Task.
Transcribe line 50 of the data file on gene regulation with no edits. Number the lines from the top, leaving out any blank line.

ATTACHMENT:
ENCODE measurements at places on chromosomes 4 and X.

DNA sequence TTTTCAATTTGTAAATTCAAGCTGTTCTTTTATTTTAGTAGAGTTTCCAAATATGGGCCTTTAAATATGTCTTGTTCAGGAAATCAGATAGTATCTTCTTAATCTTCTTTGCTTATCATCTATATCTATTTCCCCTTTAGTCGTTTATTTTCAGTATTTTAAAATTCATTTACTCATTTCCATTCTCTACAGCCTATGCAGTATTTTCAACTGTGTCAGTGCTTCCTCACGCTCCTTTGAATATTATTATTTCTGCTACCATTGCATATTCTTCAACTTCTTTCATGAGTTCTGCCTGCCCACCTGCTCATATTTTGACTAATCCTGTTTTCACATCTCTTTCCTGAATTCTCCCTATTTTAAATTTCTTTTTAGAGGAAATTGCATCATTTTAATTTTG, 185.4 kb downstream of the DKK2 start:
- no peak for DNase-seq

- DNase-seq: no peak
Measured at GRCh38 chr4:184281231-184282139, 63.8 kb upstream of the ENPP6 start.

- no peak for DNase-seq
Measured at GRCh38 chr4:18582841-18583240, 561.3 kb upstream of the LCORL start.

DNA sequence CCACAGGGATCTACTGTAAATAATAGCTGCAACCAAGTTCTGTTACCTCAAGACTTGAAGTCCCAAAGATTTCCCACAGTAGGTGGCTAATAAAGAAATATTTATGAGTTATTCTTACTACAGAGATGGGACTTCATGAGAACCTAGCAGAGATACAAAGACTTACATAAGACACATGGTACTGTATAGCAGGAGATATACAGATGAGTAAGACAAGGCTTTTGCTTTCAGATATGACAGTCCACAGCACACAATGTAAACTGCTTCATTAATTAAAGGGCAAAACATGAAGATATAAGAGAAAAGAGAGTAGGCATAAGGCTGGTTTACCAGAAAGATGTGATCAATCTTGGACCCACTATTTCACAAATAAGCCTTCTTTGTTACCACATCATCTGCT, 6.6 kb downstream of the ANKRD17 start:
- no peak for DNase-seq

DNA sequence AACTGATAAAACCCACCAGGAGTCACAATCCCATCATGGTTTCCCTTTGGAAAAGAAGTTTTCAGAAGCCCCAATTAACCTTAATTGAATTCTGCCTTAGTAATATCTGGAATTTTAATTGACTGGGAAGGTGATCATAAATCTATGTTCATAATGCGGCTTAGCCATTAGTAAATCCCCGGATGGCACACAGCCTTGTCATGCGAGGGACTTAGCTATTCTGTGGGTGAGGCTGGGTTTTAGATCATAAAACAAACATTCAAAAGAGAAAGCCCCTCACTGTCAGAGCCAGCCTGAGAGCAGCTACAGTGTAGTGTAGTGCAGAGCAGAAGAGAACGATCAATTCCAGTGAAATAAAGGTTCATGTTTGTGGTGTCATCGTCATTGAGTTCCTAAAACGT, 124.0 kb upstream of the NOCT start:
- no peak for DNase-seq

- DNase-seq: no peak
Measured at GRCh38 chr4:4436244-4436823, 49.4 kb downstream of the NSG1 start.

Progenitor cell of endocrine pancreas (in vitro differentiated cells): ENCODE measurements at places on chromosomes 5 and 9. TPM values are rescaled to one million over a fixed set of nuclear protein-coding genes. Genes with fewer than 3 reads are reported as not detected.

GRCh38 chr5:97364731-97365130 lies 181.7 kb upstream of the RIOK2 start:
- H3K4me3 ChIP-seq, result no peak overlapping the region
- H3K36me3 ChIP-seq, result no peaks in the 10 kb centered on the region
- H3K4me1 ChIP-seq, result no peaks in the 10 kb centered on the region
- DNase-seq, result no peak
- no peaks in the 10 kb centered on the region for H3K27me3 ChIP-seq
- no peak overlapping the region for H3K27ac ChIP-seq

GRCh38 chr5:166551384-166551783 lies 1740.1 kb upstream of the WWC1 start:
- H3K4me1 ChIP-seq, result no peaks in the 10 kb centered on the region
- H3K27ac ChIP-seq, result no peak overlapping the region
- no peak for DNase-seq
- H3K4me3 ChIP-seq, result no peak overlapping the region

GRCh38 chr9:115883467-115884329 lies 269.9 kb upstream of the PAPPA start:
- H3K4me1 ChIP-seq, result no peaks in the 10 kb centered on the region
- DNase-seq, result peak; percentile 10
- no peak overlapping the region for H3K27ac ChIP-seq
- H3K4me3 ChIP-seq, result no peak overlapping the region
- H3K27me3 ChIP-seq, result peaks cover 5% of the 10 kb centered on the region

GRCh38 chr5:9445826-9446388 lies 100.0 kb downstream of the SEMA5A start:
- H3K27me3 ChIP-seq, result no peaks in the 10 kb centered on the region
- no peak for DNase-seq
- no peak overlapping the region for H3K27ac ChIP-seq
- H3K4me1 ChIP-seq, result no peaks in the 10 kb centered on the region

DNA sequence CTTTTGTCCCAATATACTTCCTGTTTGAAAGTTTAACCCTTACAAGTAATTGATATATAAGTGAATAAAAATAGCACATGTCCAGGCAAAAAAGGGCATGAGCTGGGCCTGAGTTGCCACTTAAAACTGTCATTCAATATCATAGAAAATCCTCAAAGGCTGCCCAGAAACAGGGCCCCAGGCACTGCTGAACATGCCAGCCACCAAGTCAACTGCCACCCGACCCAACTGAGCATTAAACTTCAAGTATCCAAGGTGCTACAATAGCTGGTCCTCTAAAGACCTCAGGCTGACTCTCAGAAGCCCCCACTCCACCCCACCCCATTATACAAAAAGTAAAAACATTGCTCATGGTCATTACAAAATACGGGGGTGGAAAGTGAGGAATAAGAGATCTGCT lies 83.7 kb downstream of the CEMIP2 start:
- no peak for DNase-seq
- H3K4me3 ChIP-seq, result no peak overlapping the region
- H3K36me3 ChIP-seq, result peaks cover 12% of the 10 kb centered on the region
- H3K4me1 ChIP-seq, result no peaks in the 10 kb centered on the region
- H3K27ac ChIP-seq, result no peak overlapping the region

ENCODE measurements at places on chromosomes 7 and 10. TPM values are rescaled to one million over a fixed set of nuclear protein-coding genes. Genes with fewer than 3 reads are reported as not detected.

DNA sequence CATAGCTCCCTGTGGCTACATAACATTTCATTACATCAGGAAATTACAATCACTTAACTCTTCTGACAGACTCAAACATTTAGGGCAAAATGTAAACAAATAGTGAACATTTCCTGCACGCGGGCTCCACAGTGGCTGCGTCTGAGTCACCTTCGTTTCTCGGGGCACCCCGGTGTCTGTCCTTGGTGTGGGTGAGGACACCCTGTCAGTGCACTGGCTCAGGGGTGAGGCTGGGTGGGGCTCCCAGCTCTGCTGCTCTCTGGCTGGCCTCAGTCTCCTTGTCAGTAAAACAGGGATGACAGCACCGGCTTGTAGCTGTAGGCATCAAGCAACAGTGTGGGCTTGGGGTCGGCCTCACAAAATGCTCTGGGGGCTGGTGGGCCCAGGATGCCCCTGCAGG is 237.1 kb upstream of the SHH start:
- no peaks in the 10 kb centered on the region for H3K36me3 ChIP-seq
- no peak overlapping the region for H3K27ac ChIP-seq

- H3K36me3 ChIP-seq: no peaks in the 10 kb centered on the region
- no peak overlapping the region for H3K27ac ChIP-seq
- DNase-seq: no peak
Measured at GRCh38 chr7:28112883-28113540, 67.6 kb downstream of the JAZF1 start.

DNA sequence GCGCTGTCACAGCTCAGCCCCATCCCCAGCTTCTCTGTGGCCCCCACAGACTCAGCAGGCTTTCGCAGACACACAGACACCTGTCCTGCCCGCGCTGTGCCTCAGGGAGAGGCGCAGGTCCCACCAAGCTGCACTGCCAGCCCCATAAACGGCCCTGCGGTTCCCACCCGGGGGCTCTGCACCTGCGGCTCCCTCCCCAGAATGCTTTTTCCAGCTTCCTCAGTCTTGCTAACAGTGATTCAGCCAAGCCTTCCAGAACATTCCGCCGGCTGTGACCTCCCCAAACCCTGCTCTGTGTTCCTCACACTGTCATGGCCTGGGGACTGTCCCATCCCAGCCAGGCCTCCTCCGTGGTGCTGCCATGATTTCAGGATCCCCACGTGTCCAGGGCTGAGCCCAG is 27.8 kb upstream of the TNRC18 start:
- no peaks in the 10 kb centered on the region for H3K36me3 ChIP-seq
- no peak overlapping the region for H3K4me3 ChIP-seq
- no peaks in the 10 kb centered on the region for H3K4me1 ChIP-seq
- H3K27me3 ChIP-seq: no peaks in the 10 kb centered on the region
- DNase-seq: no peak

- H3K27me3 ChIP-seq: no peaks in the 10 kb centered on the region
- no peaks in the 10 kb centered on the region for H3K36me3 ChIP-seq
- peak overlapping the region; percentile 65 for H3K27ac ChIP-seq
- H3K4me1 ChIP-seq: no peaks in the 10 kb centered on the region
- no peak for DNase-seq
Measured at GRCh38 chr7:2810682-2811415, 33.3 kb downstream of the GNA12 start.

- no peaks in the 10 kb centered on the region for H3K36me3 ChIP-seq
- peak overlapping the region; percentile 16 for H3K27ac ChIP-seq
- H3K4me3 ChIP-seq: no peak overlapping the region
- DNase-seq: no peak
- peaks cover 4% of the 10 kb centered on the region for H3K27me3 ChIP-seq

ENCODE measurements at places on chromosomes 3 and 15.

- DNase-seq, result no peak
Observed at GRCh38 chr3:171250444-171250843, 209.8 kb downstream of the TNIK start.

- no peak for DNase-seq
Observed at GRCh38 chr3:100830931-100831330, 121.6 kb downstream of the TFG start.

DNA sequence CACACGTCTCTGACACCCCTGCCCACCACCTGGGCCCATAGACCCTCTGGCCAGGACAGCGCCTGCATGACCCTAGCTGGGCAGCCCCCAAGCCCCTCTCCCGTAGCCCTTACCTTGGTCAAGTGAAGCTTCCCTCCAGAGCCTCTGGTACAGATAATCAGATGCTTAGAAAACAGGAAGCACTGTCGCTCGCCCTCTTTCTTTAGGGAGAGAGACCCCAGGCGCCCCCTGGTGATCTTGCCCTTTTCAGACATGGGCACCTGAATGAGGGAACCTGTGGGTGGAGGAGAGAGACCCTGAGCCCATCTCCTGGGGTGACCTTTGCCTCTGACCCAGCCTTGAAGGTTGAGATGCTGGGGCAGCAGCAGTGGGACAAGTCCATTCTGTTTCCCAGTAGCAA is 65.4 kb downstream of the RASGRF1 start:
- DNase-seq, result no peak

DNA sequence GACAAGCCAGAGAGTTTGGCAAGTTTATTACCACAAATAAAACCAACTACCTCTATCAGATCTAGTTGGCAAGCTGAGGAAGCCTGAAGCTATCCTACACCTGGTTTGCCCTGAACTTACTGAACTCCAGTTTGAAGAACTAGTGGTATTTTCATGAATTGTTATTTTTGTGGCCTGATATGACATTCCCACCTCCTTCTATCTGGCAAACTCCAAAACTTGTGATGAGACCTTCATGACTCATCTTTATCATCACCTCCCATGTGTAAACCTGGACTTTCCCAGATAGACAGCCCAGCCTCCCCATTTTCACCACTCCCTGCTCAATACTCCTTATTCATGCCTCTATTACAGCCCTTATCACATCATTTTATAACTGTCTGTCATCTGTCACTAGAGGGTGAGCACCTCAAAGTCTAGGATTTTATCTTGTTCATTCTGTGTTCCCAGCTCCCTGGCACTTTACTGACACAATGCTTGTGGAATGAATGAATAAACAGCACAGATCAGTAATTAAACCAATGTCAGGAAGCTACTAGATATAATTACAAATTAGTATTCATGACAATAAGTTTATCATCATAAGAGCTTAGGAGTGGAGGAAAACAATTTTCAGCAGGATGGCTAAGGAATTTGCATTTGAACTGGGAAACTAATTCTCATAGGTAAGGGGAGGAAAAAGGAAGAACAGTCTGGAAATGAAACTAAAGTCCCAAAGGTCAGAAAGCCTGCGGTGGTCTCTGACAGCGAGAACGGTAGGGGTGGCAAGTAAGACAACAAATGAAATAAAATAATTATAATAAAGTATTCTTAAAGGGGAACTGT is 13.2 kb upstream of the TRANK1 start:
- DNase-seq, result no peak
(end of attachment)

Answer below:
- DNase-seq: no peak